The LSU Tigers look like one of college football’s best teams so far this season. They’ve managed to go undefeated thus far despite playing in the nation’s best conference. Many believe the team has gotten where it has because their head coach, Ed Orgeron, was able to admit he was wrong in one crucial way. Orgeron’s humility has cleared the way for success.
So what was Orgeron wrong about, and how has LSU managed to be this good so far?
LSU’s season 2019 season overview so far
LSU has always been one of the nation’s top programs, but they’ve looked like an absolute juggernaut in 2019. Through seven games, they’re 7-0. Big victories include a two-touchdown win over Florida, 42-28, a 66-38 trouncing of Vanderbilt, and a razor-thin victory over the Big 12’s Texas Longhorns at 45-38.
Key SEC matchups loom with teams like Auburn, Ole Miss, Texas A&M, and the dreaded Alabama Crimson Tide, but the way they’re playing, LSU appears to be right in the college football playoff mix.
The key change Ed Orgeron made this season
Ed Orgeron added William and Mary product Joe Brady to the team’s staff as its passing game coordinator this season. Brady serves under the head coach Orgeron as well as offensive coordinator Steve Ensminger.
Despite only being 30 years old, he has been called a “game-changer” for the team according to Orgeron. Brady previously coached at his alma mater, William and Mary, as well as Penn State and the New Orleans Saints.
Orgeron has mainly left Brady to his own devices rather than interfere in an area he may not be as well-versed in:
“Now, there’s some young and up-and-coming coaches like we have on our staff, and I have no problem listening to them, especially in an area where I’m not in expertise. My expertise is motivation, recruiting, defensive line play, and I work as hard as I can on those subjects, and let the other guys I hired, people who are experts at their position, and let ’em go.”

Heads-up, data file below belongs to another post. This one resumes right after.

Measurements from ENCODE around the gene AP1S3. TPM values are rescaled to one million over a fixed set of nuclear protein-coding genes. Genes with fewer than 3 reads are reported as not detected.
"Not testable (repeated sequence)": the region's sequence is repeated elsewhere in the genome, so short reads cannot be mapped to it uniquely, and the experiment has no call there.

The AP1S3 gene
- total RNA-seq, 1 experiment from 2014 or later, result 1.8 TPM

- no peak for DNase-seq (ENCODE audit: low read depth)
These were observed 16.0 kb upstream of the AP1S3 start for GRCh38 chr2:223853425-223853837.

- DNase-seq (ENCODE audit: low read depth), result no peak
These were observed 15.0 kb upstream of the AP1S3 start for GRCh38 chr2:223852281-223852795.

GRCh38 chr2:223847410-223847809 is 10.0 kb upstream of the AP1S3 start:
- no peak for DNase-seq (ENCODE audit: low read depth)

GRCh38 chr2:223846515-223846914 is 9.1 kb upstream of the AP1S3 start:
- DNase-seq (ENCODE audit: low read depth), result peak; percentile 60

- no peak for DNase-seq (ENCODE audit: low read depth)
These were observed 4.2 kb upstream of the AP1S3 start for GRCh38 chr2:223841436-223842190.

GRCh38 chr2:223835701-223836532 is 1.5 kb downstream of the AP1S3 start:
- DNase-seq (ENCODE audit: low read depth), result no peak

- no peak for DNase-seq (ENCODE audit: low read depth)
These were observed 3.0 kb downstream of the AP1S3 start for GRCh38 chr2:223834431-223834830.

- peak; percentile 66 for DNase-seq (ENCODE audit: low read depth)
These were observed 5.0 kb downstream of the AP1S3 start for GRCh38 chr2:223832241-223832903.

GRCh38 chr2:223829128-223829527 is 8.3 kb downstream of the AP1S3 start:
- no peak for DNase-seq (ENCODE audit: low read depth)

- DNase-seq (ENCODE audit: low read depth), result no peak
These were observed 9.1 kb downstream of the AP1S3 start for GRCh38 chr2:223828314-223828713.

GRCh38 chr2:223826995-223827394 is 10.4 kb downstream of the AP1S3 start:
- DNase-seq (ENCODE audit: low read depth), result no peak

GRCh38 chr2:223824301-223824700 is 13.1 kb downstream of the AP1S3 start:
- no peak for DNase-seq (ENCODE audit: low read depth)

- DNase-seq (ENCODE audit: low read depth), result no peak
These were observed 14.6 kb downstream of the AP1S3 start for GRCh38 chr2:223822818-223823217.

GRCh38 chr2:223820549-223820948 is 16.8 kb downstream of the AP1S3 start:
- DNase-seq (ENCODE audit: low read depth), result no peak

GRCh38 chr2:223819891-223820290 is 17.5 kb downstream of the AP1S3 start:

How has Orgeron’s and LSU’s change worked out for the team this year? In two words: very well.
How Ed Orgeron saved the LSU Tigers by admitting he was wrong about one thing
Coaching-wise, Ed Orgeron is typically known for his emphasis on defense and an old-school style offense. LSU as a team traditionally emphasizes an approach built around the running game. This year, LSU’s offense has been better than ever — and they’ve done it through the air.
Quarterback Joe Burrow is the leading candidate for the Heisman. He’s passed for 2,484 yards with 29 touchdowns to only three interceptions. The team is scoring 50.1 points per game, the second-highest total in the nation. They’re passing for 385.7 yards per game with 540 yards of total offense.
ESPN’s Rece Davis praised Orgeron for enabling the shift in LSU’s culture on offense:
“A lot of coaches say ‘Well, we need to change. We need to get more explosive. We need to do this, we need to do that.’ Yet, they’ve reached the level where they are due to a certain philosophy and a lot of times coaches are too stubborn, too scared, too set in their ways, whatever, to change. But he allowed the change.”
It would be easy for a coach with as much experience as Orgeron to dig in his heels and stubbornly refuse to adapt the way he approached the game. But by allowing Brady to make adjustments to LSU’s style, the team may be on the path to greatness. It’s allowed LSU’s offense to flourish in ways they rarely have. Burrow has easily become one of the best passers in the nation.
Many coaches wouldn’t pave the way for change like Orgeron did, but he should be commended for not letting his ego get in the way of success.